Mitsuko Uchida These two concertos have distinct Largo and Adagio second movements, different from the Andantes of Mozart’s concertos. Uchida is truly a genius of the slow, “second” movement and her adherence to Beethoven’s markings of con gran espressione are clearly depicted with her use of the sustaining pedal and beautiful phrasing. Uchida (left) is a pianist to watch out as an interpreter of Beethoven and it will not be long before she joins the ranks as a great Beethoven performer. One really has to hear and watch her as she is noted for her contorting facial gestures and cat-like body movements. One has to imagine the mini duet with the clarinet at 7’10” of the second movement where she plays her trills. Her great control of tempo, especially marked at the end of the movement, is a marvel to listen to.

Her third movement is marked by well-kept balance, which I find slightly different from the Russian pianists’ way and indeed among the male pianists. They tend to have a rather overbearing right hand which keeps the melody in that hand dominant; whereas for Uchida she has this ability to draw on an equal balance between hands. Thus her runs provide for more colour and style. Her pedalling must also be commended – never have I heard the fading pedal used so effectively.

The notes in the sleeve point out that the cadenzas for these two concertos were written a decade after the works were published and by this time Beethoven had radically changed his style and made no disguise of this fact.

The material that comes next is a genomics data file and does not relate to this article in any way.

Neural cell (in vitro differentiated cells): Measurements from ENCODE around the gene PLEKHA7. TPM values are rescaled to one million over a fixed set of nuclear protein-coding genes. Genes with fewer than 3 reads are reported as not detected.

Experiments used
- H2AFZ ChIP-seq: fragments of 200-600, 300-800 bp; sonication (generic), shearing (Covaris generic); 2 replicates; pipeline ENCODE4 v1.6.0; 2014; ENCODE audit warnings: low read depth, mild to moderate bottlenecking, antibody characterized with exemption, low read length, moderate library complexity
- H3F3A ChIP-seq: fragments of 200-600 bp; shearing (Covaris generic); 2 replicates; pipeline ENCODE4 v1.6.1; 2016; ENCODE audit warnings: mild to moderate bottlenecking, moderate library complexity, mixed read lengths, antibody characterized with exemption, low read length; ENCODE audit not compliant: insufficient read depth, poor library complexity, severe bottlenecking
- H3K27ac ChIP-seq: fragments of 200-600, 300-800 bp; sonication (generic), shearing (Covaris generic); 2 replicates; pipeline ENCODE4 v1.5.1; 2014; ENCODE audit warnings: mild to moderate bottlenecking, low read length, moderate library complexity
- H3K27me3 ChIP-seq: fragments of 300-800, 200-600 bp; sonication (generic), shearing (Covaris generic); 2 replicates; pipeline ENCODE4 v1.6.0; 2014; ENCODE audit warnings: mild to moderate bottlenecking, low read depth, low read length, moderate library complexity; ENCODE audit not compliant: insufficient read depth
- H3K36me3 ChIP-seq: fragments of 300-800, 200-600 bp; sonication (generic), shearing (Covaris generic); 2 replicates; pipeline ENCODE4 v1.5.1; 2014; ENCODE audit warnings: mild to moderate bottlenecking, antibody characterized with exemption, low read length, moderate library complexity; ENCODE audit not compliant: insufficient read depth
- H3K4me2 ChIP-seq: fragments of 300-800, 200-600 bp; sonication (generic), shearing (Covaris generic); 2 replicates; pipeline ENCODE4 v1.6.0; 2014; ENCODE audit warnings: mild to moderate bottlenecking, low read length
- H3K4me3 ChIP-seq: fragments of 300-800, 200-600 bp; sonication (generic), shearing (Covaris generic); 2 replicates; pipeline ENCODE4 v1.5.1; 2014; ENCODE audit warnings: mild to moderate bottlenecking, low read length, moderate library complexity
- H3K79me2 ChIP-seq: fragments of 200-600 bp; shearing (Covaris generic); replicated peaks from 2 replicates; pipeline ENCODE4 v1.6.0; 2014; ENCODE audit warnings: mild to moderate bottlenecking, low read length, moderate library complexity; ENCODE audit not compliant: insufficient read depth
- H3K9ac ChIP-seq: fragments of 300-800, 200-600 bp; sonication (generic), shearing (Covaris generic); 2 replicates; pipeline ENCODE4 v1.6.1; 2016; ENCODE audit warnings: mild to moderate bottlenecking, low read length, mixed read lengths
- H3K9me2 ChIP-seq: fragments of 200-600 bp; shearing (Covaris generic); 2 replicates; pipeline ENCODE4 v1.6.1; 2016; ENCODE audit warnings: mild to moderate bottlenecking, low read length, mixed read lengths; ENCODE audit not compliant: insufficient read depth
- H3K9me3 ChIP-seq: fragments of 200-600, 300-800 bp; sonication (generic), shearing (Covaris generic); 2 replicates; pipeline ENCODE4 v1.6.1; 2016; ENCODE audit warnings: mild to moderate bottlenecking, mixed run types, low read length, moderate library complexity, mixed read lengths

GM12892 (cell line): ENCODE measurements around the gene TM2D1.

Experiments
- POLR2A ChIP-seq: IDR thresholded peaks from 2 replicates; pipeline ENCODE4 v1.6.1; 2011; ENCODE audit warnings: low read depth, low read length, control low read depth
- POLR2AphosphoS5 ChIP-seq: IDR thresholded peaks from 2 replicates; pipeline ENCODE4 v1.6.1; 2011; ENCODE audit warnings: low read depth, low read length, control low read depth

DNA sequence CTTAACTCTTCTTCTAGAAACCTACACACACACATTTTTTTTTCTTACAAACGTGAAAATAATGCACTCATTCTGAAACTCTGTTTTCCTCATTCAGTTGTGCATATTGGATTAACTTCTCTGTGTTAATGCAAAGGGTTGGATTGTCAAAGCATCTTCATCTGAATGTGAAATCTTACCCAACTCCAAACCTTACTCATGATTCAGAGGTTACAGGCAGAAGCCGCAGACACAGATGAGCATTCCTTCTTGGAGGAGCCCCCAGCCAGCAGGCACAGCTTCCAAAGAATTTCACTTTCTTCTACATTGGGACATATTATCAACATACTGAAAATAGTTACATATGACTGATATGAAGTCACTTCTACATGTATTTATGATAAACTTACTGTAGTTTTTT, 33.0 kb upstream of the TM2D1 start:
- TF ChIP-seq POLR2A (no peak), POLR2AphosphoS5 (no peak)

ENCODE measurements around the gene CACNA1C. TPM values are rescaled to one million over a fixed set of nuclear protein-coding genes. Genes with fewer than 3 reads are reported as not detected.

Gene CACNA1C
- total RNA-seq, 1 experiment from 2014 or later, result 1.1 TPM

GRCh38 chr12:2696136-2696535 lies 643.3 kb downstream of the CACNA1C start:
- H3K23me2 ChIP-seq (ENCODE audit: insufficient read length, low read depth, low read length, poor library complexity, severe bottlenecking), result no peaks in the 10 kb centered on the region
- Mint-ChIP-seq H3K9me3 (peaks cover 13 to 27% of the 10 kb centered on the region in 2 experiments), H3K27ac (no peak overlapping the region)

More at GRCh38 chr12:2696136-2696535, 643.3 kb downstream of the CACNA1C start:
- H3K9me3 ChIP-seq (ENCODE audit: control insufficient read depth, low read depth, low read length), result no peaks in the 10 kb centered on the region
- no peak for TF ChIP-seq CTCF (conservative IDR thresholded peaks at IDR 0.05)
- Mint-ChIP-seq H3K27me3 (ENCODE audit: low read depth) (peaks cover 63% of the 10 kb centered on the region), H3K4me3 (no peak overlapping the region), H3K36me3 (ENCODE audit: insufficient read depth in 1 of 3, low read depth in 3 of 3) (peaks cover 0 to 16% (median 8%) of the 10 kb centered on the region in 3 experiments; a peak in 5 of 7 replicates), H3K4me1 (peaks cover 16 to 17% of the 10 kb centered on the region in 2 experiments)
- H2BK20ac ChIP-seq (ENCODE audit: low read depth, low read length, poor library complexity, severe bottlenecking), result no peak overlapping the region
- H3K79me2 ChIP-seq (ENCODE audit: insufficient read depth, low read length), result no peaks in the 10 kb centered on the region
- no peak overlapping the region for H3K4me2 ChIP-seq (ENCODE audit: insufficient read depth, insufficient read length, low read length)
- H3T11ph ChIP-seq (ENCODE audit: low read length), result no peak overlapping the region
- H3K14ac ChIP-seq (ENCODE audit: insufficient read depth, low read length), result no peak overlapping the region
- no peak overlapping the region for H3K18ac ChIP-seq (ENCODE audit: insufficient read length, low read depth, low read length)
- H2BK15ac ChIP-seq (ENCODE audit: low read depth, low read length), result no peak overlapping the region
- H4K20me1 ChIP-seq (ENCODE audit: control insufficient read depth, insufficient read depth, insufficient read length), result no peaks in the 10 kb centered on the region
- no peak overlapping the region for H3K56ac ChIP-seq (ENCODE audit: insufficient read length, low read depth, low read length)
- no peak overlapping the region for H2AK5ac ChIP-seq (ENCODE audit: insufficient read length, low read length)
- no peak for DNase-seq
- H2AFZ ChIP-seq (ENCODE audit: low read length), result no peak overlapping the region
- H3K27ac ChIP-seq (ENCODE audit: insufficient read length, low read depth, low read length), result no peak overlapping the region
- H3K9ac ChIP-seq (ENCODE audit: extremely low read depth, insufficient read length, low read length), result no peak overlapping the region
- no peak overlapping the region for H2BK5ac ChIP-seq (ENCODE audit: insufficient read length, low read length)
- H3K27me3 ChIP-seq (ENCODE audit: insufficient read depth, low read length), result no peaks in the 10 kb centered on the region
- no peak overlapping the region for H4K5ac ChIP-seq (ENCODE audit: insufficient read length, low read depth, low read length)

Beethoven The Piano Concerto No.2 in B-flat major, op.19 starts once again very similar to a Mozart concerto, with its long tutti introduction and the principal subject announced by the strings before the piano takes centrestage. It is said that this concerto was likely complete in its definitive form in 1795 and that Beethoven (right) played it twice in public before it was published.

Uchida is in her element in the opening movement as its lyrical nature clearly suits her Mozartian style of playing. In addition to her remarkable phrasing, Uchida is always full of colour, especially in the ordinary chords where she is able to exercise imagination to make them sound different from more ordinary accounts. The cadenza is taken less as a virtuoso trip, and I could not but notice the wonderful filigree towards the end of the cadenza. Here she displays her neat fingerwork through her unique and lyrical legato-style of phrasing. Accompanying all this, Sanderling is never too anxious and creates a pace that suits Uchida’s playing.

Her second movement is once again probing and inwardly directed, although I have to point this out that for this movement, my experience of Nikolai Demidenko’s performance with the Singapore Symphony Orchestra a couple of years ago still remains untouchable.

I have come to appreciate tremendously Mitsuko Uchida’s playing, having also bought her disc of Schubert (Sonatas Philips 454 453-2) and Mozart works recently (Philips ) and I really look forward to her interpretations of the introspective later sonatas of Beethoven, which I think would definitely suit her style of playing.

Johann D’Souza insists he is good with a pair of pliers.